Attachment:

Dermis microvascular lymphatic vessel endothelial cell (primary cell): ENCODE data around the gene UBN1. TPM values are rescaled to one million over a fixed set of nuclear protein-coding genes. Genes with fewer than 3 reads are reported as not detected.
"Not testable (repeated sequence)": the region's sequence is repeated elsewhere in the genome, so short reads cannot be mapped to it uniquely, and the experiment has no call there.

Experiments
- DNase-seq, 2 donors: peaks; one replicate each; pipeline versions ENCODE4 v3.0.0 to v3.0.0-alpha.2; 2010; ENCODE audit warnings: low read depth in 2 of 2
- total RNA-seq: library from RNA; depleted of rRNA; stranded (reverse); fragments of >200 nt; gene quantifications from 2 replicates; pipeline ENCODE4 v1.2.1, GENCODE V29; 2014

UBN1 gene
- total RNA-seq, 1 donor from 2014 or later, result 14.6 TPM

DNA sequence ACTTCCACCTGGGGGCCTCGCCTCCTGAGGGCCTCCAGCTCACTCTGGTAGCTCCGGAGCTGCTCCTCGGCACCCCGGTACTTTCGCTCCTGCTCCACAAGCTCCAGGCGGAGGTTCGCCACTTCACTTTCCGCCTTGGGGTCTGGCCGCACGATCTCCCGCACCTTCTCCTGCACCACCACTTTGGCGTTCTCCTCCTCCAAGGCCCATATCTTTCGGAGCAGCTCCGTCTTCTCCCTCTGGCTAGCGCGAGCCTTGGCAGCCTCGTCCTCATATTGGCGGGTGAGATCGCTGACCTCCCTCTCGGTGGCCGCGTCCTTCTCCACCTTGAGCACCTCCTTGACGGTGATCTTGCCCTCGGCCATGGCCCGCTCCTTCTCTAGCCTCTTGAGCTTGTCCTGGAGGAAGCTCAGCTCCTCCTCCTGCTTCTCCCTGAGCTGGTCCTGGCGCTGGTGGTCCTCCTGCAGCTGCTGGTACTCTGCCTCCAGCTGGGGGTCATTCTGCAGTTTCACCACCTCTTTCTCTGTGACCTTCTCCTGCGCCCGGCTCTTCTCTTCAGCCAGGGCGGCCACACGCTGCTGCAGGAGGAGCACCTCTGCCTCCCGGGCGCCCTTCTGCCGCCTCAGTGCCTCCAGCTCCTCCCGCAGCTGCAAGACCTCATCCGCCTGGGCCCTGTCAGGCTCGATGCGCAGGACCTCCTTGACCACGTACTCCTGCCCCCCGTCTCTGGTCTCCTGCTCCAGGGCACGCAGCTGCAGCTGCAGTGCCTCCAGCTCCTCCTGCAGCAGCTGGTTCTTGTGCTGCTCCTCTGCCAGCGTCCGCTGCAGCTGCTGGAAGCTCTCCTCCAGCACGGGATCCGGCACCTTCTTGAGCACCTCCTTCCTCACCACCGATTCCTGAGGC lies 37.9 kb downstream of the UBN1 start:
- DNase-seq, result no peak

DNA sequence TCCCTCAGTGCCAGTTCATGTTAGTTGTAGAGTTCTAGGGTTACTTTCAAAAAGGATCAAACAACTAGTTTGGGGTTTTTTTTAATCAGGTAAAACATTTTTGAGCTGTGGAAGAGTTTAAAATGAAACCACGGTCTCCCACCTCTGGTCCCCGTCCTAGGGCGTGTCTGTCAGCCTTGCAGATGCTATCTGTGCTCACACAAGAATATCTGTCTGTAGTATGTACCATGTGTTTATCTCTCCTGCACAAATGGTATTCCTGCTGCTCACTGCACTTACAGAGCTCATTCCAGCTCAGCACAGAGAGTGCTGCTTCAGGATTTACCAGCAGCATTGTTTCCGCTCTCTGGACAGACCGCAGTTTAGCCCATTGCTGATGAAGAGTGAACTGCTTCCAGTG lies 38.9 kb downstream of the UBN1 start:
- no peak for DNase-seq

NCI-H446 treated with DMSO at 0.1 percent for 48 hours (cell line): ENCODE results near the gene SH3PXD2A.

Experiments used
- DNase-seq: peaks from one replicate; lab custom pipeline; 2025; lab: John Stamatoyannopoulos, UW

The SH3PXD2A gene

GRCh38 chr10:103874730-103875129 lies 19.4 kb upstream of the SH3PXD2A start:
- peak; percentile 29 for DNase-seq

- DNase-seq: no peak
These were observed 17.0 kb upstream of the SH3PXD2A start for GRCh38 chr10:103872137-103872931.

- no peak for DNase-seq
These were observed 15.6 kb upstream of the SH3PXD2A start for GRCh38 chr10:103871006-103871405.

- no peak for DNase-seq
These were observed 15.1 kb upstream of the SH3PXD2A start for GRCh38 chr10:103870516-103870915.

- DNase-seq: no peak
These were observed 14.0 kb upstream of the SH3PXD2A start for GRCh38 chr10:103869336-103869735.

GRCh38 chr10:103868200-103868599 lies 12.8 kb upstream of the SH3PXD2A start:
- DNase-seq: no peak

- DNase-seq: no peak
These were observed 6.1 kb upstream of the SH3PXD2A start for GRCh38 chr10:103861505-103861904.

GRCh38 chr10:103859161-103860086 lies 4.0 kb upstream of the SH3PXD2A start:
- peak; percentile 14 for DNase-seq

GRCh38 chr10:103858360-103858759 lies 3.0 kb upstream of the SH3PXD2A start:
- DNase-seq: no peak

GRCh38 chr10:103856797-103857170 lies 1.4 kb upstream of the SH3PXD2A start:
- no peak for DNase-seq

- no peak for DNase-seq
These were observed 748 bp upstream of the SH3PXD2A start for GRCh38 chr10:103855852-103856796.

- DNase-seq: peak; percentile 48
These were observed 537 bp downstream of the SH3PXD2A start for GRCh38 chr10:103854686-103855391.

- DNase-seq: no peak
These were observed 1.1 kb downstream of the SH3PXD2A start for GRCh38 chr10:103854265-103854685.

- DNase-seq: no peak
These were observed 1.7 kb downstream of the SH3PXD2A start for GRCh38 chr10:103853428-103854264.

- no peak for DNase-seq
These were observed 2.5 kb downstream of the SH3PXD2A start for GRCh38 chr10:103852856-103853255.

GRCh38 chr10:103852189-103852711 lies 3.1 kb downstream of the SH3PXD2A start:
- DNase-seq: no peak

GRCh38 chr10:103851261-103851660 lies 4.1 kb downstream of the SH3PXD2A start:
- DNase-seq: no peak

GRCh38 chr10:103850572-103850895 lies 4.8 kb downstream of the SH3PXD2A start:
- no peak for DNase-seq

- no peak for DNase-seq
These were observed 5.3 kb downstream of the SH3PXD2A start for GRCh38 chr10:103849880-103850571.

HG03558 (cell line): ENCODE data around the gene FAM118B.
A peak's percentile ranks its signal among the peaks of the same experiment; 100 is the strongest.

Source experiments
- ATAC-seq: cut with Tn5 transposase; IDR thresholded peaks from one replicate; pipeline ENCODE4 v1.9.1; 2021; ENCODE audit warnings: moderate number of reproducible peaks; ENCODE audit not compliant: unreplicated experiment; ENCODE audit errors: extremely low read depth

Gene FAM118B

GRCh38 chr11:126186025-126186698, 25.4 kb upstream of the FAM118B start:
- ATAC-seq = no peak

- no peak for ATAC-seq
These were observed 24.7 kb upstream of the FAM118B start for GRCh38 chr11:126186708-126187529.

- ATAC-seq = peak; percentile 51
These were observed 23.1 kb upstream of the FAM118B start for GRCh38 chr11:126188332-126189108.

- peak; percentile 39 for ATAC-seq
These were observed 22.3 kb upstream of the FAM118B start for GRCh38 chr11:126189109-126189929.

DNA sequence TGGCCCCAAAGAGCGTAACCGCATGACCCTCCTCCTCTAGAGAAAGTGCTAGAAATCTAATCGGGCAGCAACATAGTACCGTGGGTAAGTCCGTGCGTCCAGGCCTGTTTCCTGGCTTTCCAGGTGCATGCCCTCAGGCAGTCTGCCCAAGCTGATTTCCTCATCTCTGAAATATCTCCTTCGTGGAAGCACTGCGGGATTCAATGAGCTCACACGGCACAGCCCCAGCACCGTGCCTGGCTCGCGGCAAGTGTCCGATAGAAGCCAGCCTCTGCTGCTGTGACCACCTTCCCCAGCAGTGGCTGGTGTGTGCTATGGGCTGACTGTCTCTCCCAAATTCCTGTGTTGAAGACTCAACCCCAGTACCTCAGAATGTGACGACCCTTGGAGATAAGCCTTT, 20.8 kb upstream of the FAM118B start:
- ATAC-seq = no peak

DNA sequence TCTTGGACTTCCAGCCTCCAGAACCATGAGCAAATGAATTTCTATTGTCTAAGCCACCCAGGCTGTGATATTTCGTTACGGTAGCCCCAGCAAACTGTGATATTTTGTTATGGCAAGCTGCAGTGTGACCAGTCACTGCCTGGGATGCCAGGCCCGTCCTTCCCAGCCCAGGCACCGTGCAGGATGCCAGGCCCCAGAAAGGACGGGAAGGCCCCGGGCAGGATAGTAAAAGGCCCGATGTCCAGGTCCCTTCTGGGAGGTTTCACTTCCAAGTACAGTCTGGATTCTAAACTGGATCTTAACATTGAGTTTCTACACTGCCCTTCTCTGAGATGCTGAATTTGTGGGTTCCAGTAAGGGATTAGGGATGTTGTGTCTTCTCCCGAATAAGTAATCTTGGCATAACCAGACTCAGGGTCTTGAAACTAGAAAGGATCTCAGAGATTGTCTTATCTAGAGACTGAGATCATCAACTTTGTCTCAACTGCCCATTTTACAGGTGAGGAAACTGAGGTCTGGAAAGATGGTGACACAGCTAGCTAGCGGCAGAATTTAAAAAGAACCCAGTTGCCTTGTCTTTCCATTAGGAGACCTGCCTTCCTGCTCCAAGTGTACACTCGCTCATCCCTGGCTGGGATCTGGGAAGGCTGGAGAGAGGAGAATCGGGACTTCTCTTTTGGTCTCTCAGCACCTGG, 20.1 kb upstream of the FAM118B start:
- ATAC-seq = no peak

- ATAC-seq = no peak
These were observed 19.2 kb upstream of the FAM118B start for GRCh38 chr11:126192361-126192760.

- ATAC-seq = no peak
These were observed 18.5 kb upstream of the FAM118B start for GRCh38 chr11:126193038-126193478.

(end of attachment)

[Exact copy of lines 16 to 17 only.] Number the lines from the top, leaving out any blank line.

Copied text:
GRCh38 chr10:103874730-103875129 lies 19.4 kb upstream of the SH3PXD2A start:
- peak; percentile 29 for DNase-seq